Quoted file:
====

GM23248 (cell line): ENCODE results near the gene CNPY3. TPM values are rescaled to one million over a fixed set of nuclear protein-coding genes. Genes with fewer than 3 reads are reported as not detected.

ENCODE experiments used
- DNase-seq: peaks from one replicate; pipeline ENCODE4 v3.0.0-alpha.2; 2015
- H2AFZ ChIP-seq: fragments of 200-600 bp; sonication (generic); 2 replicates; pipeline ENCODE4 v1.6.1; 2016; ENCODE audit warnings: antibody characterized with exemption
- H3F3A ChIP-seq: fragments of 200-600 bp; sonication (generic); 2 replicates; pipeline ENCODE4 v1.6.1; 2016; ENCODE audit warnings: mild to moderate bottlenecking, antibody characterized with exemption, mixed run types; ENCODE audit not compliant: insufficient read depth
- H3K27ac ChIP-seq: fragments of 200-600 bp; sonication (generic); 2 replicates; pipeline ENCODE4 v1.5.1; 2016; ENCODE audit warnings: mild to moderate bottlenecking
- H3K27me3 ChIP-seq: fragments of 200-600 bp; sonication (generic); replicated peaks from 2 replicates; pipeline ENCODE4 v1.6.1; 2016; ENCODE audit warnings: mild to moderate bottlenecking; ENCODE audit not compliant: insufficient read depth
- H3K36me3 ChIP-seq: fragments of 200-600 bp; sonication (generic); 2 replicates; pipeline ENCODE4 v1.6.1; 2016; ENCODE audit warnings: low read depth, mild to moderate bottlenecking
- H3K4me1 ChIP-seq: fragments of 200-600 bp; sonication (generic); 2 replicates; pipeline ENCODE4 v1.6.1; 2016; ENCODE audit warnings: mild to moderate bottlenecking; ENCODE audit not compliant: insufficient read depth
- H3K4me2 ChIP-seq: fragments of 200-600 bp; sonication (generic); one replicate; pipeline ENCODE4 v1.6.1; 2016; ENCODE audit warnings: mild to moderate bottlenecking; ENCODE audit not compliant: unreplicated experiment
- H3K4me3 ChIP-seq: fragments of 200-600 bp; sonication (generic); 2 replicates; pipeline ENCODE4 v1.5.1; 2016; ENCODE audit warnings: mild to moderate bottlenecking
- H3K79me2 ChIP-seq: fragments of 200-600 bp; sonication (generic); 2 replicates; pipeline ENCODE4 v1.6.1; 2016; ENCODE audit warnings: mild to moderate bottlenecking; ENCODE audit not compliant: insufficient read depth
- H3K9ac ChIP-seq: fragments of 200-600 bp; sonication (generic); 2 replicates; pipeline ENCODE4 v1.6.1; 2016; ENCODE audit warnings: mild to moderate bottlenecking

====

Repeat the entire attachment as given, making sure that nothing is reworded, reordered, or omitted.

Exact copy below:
GM23248 (cell line): ENCODE results near the gene CNPY3. TPM values are rescaled to one million over a fixed set of nuclear protein-coding genes. Genes with fewer than 3 reads are reported as not detected.

ENCODE experiments used
- DNase-seq: peaks from one replicate; pipeline ENCODE4 v3.0.0-alpha.2; 2015
- H2AFZ ChIP-seq: fragments of 200-600 bp; sonication (generic); 2 replicates; pipeline ENCODE4 v1.6.1; 2016; ENCODE audit warnings: antibody characterized with exemption
- H3F3A ChIP-seq: fragments of 200-600 bp; sonication (generic); 2 replicates; pipeline ENCODE4 v1.6.1; 2016; ENCODE audit warnings: mild to moderate bottlenecking, antibody characterized with exemption, mixed run types; ENCODE audit not compliant: insufficient read depth
- H3K27ac ChIP-seq: fragments of 200-600 bp; sonication (generic); 2 replicates; pipeline ENCODE4 v1.5.1; 2016; ENCODE audit warnings: mild to moderate bottlenecking
- H3K27me3 ChIP-seq: fragments of 200-600 bp; sonication (generic); replicated peaks from 2 replicates; pipeline ENCODE4 v1.6.1; 2016; ENCODE audit warnings: mild to moderate bottlenecking; ENCODE audit not compliant: insufficient read depth
- H3K36me3 ChIP-seq: fragments of 200-600 bp; sonication (generic); 2 replicates; pipeline ENCODE4 v1.6.1; 2016; ENCODE audit warnings: low read depth, mild to moderate bottlenecking
- H3K4me1 ChIP-seq: fragments of 200-600 bp; sonication (generic); 2 replicates; pipeline ENCODE4 v1.6.1; 2016; ENCODE audit warnings: mild to moderate bottlenecking; ENCODE audit not compliant: insufficient read depth
- H3K4me2 ChIP-seq: fragments of 200-600 bp; sonication (generic); one replicate; pipeline ENCODE4 v1.6.1; 2016; ENCODE audit warnings: mild to moderate bottlenecking; ENCODE audit not compliant: unreplicated experiment
- H3K4me3 ChIP-seq: fragments of 200-600 bp; sonication (generic); 2 replicates; pipeline ENCODE4 v1.5.1; 2016; ENCODE audit warnings: mild to moderate bottlenecking
- H3K79me2 ChIP-seq: fragments of 200-600 bp; sonication (generic); 2 replicates; pipeline ENCODE4 v1.6.1; 2016; ENCODE audit warnings: mild to moderate bottlenecking; ENCODE audit not compliant: insufficient read depth
- H3K9ac ChIP-seq: fragments of 200-600 bp; sonication (generic); 2 replicates; pipeline ENCODE4 v1.6.1; 2016; ENCODE audit warnings: mild to moderate bottlenecking